METHODOLOGY of the Tanzania Participatory Poverty Assessment Process

 

 

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1.     Introduction

The 2002/3 PPA methodology was developed through a process involving members of the Implementing Consortium (IC) and other specialists (see: Design Group TOR and Workshop Minutes).  Working together over a two-day period, Design Group members established an initial framework further fleshed out by researchers during their two-week Training Programme (see: 2002/3 PPA Methodology: A Field Guide) and the subsequent Planning Workshop (see: 2002/3 PPA Procedures Manual).  A number of methods, designed specifically to explore aspects of "vulnerability," are detailed below.

2.     Foundations

Many aspects of the PPA’s methodology – including its core beliefs, principles and methods – are typical of participatory research, in general, and previous PPAs conducted in Tanzania (i.e. the 1994/5 Countrywide PPA and the 1997/8 Shinyanga Region PPA).  Thus, the methodology is founded upon:

3.     Significant Differences

Nonetheless, the 2002/3 PPA’s methodology is less than typical in:

  1. The number and nature of steps taken to ensure that a wide variety of people are aware of, encouraged and supported to participate in the research process 

  2. Its focus on people’s “successes” and “strengths” rather than “problems” and “weaknesses” 

  3. The way it weaves research and advocacy work together rather than treating them as temporally discreet steps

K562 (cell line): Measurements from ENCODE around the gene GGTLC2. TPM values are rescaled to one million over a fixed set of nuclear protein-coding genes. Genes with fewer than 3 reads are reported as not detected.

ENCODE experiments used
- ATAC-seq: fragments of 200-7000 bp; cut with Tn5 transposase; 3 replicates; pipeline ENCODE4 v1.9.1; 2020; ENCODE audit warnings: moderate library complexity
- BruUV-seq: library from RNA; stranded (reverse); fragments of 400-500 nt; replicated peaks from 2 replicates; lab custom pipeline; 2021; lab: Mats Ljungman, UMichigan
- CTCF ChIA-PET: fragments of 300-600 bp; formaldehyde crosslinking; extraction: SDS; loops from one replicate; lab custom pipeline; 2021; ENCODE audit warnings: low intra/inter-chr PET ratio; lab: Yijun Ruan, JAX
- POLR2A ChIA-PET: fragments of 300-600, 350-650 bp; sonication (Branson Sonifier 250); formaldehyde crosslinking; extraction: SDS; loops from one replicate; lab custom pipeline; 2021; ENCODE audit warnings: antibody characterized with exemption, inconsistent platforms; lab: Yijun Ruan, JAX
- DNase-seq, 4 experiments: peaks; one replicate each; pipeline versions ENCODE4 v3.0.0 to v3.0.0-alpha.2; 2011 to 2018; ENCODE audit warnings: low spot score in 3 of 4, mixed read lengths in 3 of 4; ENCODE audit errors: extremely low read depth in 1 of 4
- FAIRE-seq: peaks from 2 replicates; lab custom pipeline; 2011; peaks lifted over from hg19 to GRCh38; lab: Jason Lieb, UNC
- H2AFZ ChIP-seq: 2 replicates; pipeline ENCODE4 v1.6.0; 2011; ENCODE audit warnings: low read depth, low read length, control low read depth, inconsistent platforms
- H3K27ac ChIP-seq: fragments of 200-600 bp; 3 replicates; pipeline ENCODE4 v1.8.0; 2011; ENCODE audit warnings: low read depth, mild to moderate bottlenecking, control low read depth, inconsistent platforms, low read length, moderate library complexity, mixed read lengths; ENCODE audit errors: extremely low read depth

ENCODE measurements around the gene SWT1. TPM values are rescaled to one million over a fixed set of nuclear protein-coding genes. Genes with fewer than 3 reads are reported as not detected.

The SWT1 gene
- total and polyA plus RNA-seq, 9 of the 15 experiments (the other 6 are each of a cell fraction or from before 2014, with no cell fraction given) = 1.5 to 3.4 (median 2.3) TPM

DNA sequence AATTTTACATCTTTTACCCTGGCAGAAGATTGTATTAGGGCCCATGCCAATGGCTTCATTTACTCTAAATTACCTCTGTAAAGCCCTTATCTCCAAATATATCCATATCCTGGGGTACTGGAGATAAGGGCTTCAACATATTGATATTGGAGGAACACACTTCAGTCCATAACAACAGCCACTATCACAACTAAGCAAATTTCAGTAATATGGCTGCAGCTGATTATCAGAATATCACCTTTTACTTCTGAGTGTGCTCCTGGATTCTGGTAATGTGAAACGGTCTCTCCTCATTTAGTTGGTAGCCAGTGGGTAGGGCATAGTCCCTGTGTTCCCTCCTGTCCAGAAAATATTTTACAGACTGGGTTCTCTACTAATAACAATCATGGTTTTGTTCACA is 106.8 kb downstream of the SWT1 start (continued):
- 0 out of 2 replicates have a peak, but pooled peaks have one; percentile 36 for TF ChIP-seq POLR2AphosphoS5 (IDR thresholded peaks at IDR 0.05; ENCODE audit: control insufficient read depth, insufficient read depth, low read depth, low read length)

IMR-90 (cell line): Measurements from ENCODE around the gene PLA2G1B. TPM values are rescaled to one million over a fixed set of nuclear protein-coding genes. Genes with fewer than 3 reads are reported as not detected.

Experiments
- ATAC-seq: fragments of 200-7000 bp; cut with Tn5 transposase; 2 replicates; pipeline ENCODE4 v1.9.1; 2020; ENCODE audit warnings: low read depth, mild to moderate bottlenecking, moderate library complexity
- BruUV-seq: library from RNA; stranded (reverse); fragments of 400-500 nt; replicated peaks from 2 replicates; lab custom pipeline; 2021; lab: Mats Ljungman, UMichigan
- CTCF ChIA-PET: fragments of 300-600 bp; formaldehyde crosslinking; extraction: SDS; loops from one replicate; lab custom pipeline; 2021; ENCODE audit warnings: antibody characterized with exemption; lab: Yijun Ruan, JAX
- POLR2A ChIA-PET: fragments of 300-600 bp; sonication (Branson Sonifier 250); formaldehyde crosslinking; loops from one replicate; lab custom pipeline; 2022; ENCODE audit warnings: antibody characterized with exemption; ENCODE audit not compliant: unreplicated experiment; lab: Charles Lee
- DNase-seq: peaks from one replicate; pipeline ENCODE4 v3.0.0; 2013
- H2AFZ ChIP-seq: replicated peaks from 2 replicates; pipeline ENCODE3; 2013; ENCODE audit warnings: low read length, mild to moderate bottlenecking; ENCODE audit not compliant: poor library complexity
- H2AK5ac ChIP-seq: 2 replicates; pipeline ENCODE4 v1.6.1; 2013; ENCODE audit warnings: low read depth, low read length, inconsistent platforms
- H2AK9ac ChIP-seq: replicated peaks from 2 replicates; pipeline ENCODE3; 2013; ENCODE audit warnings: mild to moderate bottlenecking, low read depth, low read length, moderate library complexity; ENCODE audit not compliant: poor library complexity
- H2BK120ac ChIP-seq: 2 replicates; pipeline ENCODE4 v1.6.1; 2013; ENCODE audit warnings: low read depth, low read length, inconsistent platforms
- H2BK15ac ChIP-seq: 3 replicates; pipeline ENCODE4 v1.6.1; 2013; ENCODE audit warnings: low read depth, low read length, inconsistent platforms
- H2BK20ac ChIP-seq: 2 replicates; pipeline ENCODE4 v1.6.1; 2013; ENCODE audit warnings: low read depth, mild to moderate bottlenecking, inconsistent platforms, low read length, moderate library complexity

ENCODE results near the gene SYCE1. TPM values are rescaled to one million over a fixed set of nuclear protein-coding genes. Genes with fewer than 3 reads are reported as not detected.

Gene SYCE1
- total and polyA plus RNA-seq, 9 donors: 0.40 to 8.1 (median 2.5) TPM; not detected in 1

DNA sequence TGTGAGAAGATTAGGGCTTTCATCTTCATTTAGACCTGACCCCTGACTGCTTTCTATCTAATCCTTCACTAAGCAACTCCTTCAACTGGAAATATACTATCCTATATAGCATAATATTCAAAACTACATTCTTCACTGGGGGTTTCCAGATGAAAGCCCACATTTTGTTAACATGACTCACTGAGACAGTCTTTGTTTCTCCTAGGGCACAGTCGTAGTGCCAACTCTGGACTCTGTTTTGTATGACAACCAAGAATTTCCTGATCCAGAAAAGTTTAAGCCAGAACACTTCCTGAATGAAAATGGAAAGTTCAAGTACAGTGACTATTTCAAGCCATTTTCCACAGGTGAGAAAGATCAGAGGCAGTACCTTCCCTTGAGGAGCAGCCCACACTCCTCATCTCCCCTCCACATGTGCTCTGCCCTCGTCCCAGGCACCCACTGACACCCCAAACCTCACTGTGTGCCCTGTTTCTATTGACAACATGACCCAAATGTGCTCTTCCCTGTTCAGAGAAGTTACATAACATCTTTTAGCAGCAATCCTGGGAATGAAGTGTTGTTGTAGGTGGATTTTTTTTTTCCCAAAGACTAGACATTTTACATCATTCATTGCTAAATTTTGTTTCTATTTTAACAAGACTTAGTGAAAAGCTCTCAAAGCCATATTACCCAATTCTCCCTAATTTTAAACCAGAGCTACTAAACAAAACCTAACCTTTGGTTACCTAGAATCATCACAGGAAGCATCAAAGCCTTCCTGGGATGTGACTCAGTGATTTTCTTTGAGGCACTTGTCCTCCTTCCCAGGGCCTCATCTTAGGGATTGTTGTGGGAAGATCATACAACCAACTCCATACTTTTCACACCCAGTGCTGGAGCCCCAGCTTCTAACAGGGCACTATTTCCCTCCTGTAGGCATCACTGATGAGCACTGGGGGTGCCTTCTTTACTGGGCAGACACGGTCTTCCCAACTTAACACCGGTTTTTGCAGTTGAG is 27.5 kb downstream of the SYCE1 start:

These innovative directions are elaborated upon below.

3.1     Ensuring Diversity

Participatory Policy Research (PPR) and participatory planning processes (exemplified by PRA and PLA) are very different.  Though they are practical expressions of the same beliefs and values, their respective roles in poverty alleviation imply distinct methodological necessities and forms.  For example, the goal of PRA/PLA is to generate effective, locally owned action plans.  As a result, the methodology places a lot of emphasis on Village Assembly-sized meetings in which a critical degree of consensus is fashioned around a specific plan of action.  In the process of pursuing this worthwhile goal, marginal perspectives and agendas for change are frequently left behind.

PPR does not need to develop “community consensus.”  In order to fulfil its mandate and contribute to well-informed, effective policies at various levels of Government, PPR must learn about the range of conditions people face as well as their concerns, competing priorities, success stories, etc.  Instead of determining a single course of action, PPR can – on the basis of such rich information – recommend hundreds.  This is an ideal outcome that would significantly undermine the likelihood of PRA or PLA exercises leading anywhere at all.

The 2002/3 PPA has taken the following steps to learn about the breadth of people’s circumstances, experiences and lessons learnt:

3.1.1  Diversity at the Community Level

Research sites were specifically selected to illustrate inter-community diversity in terms, for example, of: